In the liturgies on following days, we will hear of more events in Luke, first the circumcision which stresses, in a different way that Matthew, his identity as a Jew. (Solemnity of Mary, Mother of God) Luke also has a different way of setting Jesus on the world scene, by mentioning the time as the reign of Augustus Caesar and lesser authorities. Only Luke tells of Jesus being taken into the temple forty days after his birth, where two faithful Israelites prophesy about him and his mother. (Holy Family)

Both gospels find ways to hint that persecution lies ahead for Jesus, Matthew with his story of Herod’s attempt at murder, and Luke with the prophesy to Mary that ‘a sword shall pierce’ her heart. Luke twice tells us that Mary ‘pondered these words in her heart’. Although Luke has piled up titles in his opening chapter for Jesus, there was still mystery for his mother to contemplate. We can understand that caring for the baby and the growing child would have led her to see many ramifications about a human being who is also the Son of God. She would also have needed time to see God’s work in the suffering that would meet the Saviour, Lord, Messiah. When we have time during Christmas we could do worse than copy Mary in her meditating on all this.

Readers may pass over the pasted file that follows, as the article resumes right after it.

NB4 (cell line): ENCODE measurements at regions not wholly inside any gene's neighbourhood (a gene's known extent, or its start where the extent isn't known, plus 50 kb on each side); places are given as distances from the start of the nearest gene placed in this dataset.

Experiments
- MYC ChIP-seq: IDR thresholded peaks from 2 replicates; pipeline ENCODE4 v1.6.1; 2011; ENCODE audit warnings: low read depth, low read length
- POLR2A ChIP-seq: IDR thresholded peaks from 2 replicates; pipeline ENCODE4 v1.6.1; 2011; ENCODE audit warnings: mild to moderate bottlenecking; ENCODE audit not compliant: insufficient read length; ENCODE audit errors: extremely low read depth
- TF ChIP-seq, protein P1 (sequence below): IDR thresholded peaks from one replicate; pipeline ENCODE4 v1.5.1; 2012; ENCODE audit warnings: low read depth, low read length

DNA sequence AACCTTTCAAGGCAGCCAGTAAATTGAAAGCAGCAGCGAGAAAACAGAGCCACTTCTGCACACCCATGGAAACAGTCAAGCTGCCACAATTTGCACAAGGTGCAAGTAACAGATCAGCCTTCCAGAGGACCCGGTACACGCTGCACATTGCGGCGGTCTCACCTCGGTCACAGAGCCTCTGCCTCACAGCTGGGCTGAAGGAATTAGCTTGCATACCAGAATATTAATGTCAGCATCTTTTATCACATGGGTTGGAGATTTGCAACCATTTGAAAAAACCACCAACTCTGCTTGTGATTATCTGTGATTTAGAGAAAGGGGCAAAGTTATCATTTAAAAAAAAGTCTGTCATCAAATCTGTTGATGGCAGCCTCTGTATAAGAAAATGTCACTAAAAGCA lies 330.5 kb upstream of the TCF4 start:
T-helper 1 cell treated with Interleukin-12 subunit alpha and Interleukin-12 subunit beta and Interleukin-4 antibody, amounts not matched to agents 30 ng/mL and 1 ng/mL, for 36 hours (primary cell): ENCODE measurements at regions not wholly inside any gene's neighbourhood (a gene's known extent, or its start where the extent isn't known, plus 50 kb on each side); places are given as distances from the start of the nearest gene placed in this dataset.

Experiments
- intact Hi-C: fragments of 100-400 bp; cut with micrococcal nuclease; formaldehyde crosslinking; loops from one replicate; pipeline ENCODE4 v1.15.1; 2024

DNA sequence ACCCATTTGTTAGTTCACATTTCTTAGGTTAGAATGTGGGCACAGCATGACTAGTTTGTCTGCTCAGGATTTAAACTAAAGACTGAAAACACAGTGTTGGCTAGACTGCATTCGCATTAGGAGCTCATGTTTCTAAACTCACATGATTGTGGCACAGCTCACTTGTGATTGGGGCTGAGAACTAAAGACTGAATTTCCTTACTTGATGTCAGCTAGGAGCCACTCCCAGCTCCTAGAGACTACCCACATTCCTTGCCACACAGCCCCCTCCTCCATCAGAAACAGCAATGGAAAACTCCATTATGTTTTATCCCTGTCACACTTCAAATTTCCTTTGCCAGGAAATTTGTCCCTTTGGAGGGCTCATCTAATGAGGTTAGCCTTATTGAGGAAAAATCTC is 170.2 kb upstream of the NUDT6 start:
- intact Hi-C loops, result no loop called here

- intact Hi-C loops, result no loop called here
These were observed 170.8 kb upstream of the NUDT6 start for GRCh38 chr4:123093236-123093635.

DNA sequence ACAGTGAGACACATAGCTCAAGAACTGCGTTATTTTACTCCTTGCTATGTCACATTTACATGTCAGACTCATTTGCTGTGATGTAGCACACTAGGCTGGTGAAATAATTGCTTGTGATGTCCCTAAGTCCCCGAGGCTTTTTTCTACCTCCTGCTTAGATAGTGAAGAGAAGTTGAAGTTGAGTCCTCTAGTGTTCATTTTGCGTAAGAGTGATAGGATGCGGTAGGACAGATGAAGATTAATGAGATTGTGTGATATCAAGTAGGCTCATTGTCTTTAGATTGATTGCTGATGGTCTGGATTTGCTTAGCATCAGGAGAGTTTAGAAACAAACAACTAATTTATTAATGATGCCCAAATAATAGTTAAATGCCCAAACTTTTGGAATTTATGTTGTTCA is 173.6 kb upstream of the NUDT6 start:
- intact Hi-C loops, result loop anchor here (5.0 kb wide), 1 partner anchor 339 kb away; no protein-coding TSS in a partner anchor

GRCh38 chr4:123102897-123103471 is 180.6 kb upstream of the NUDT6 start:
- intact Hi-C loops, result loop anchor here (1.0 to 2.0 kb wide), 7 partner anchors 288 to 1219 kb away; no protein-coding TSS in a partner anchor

The first readings at most masses continue with the prophesies of the Old Testament, with Isaiah having pride of place. The second readings, from several books of the New Testament, tend to fill out the theological meaning of Jesus coming among us, and how he carries out his work of salvation and leading us to God.

Letter to the Hebrews 1:1-3
At various times in the past, and in various different ways, God spoke to our ancestors through the prophets. In our time, the last days, he has spoken to us through his son that he appointed to inherit everything and through whom he made everything there is. He is the radiant light of God’s glory and the perfect copy of his nature, sustaining the universe by his powerful command.

From the opening to the Gospel of John
The Word [of God] was made a human being, and lived among us, and we saw his glory, the glory that was his as the only Son of the Father.

May the readings of this season bring a new depth to your Christmas blessings!

Joan Griffith